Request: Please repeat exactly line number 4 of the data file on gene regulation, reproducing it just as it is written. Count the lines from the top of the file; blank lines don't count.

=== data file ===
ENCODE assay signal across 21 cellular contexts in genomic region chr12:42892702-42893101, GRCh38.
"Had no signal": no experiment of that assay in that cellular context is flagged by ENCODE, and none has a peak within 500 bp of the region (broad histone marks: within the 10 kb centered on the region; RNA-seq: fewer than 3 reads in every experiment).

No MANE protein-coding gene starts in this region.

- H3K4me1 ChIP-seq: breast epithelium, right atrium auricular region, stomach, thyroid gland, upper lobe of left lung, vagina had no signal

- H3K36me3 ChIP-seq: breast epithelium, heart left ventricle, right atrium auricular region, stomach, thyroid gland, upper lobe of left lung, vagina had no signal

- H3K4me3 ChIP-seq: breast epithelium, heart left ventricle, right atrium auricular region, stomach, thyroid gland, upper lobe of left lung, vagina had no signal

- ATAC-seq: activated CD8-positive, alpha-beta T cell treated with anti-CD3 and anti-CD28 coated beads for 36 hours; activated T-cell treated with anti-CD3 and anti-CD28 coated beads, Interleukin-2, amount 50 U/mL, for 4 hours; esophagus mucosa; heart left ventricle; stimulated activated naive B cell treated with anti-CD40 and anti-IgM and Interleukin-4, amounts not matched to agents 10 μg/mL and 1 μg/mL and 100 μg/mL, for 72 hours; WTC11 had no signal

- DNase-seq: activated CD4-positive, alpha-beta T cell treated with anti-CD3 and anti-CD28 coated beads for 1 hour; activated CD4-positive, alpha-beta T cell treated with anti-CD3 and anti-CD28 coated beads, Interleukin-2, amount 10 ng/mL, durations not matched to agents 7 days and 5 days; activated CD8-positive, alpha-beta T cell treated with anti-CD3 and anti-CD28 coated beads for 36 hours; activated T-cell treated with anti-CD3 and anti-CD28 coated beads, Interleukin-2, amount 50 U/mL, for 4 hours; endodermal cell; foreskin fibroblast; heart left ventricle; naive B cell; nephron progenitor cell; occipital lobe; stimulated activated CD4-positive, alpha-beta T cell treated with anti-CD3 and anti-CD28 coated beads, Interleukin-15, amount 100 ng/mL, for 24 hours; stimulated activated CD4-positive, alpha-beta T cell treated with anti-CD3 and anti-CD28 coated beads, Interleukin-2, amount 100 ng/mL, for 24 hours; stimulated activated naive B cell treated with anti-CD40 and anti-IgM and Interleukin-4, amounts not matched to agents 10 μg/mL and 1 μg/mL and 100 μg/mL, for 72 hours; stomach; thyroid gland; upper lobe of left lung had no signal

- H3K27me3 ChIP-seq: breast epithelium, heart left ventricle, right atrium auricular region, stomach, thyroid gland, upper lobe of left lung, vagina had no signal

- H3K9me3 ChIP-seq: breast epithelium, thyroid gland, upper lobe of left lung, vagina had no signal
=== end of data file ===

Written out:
- H3K4me1 ChIP-seq: breast epithelium, right atrium auricular region, stomach, thyroid gland, upper lobe of left lung, vagina had no signal